Noelle Nguyen

[aside title="American Love Affair, LLC"]
Company URL:
AmericanLoveAffairOnline.com

Location:
Los Angeles, CA

Mission:
One e-commerce destination from which to purchase expertly crafted American-made fashion and consumer products.

Business Idea:
Design and market American-made apparel; provide a commerce platform for other American brands.

Problem Set Out to Solve:
A nationwide loss of pride in American-made products.

Target Customer:
Those who support American manufacturing and would like to promote the prominence of the “Made in the U.S.A.” label.

Year Founded:
2012 (e-commerce division)

Avg. Annual Revenue:
Confidential

Number of Employees:
12 (e-commerce division)
[/aside]

Where is the crossroads of fashion, business, and a sense of patriotism? One intersection is American Love Affair®, a company recently founded by Noelle Nguyen (Presidents and Key Executives MBA ’12). While the company itself is new, the genesis of the idea spans Nguyen’s formative years outside the United States.

Born in Vietnam, Nguyen and her mother fled the country after the fall of Saigon and spent a harrowing two weeks at sea before landing in Thailand. They lived in a refugee camp for two years where Nguyen first came into contact with Americans. “I looked forward to the days when members of the American Red Cross and the Salvation Army came to our camp and brought us food and clothing,” she says.

That early experience was soon followed by other American influences in her life, including church members who sponsored her and her family when they immigrated to Maryland. “I’ve developed an unwavering appreciation for Americans, and an allegiance to the country I’ve called home for more than two decades,” she says.

Today, Nguyen focuses that appreciation into a passion for designing, developing, manufacturing, and marketing American-made apparel and related products. The American Love Affair site sells only American-made brands.

“We scoured the market and found a few hundred companies that manufacture in the United States. We are highlighting about 50 of them in our launch,” she explains.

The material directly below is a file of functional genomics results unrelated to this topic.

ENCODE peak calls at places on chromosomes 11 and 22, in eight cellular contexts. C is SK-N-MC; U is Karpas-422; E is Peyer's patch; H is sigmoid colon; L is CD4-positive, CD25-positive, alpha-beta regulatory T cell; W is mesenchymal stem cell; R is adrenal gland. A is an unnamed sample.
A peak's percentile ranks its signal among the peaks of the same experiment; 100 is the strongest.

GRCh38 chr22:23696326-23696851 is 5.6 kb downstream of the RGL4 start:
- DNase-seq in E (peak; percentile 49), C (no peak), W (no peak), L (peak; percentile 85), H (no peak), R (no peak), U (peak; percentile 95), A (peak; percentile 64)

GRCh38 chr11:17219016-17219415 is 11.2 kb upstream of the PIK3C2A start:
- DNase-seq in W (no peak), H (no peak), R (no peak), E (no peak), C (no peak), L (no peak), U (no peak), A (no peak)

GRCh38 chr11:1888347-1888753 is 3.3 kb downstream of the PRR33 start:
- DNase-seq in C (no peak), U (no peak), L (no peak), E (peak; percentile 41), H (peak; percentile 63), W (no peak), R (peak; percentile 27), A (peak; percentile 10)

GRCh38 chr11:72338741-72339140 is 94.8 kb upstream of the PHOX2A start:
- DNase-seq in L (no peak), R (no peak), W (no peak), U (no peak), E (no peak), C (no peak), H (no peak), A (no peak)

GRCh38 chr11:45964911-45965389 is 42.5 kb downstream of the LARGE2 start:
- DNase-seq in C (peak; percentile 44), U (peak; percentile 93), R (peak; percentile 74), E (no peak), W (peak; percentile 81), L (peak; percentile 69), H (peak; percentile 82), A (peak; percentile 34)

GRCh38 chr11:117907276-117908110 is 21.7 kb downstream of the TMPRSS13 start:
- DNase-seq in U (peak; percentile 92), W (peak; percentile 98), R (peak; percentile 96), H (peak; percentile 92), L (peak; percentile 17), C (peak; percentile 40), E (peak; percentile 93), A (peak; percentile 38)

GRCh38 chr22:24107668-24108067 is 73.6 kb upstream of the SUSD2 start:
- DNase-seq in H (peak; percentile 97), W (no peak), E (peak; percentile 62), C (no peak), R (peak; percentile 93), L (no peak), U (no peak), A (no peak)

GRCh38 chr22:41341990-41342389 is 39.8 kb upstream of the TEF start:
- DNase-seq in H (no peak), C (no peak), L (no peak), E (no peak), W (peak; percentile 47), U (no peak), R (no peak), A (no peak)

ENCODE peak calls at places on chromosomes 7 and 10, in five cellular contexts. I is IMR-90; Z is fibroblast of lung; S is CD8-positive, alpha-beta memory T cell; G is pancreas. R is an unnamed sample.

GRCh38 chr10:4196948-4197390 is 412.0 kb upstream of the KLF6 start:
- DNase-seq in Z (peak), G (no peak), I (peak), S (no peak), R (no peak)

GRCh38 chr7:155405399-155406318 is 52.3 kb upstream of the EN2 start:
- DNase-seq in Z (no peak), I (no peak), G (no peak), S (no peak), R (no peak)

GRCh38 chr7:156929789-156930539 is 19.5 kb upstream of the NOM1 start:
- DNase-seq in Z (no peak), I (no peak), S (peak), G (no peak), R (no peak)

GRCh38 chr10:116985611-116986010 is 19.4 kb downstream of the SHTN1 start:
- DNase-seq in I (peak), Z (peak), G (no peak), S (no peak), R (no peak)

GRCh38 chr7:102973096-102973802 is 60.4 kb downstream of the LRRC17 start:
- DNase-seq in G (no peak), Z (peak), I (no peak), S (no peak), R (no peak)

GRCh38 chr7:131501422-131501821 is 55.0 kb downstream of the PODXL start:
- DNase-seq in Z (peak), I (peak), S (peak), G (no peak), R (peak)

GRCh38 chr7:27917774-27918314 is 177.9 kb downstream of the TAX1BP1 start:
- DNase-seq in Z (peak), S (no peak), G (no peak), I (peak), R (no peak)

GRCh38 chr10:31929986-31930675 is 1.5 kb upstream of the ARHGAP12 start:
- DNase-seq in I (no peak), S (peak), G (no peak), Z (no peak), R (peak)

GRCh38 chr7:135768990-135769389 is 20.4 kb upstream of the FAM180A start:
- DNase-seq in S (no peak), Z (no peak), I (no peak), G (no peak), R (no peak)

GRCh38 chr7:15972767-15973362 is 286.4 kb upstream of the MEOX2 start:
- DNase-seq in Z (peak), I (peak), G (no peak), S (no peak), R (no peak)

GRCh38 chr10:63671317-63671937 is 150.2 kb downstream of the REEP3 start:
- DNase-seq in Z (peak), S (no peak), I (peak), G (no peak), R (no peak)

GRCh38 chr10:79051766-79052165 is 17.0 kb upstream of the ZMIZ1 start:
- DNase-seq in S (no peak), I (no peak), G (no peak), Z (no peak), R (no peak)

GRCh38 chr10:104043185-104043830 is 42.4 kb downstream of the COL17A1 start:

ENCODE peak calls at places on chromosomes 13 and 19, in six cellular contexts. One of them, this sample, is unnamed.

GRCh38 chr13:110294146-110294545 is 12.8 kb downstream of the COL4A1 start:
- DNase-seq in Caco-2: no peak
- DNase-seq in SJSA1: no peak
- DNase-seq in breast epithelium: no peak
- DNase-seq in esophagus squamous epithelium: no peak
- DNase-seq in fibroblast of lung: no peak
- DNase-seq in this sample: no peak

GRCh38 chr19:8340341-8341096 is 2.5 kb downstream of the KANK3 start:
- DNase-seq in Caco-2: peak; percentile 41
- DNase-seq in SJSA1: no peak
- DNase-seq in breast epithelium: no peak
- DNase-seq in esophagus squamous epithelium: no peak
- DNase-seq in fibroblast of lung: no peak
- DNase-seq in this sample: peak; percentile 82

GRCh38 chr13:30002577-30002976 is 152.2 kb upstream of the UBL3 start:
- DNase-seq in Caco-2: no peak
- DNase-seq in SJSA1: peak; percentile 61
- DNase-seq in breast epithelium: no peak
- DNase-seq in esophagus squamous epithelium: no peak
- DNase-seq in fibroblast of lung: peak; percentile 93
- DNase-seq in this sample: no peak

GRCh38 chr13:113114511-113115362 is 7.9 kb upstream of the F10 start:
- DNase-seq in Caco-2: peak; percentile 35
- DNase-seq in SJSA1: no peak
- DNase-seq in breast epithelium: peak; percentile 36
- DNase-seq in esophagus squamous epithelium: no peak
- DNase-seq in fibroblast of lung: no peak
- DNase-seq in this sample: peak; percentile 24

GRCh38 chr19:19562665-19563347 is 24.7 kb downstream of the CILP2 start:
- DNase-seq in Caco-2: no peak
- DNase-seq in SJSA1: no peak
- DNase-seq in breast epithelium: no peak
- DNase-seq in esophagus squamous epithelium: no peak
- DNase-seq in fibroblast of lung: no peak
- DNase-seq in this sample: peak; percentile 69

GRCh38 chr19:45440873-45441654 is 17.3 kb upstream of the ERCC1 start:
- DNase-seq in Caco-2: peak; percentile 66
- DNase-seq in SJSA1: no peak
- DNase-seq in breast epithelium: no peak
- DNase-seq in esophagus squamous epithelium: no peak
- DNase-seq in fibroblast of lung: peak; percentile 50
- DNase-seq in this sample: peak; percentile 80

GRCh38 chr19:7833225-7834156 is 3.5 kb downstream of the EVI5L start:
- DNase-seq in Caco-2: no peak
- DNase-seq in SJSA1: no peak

Entrepreneurship has given Nguyen an even greater appreciation of the American business system. “You are free to take a risk and you have an opportunity to earn a return on your investment,” she continues. “This is clearly not a freedom that many others around the world experience. In America, with hard work and average intelligence you have a reasonable chance at success.”

While Nguyen has embraced the freedom of working for herself, she says that structure is critically important for aspiring entrepreneurs. She advises current Pepperdine students who are interested in entrepreneurship “not to fly by the seat of your pants.” Instead, they should make a plan. “You must force yourself to adopt some level of structure and planning while still maintaining the flexibility and instincts to respond to a changing environment,” Nguyen advises.

She also counsels students to take advantage of the experience and advice of Graziadio professors and advisors. “They inspired me every day with their knowledge and intellect. Understanding how they think allowed me to stretch my own thinking,” she says.

The driving motivation behind Nguyen’s business is seeing four simple words—MADE IN THE USA—show up on more clothing labels. While she says the mission of the company is to create stylish and superbly constructed clothing, the company’s vision is to remind people to “fall in love again with all things that are uniquely American, be it country, community, or, perhaps, fashion.”

Nguyen’s experiences—particularly during her escape from Vietnam, her time in the refugee camp, and her early years in the United State—have shaped this vision for her company. “From these experiences I have developed an appreciation that may be difficult for someone who has never lived beyond the boundaries, safety, and charity of this country to fathom,” she says. “The greatest compliment I could be paid is to be called a patriot—one who is pro-American and defends its greatness.”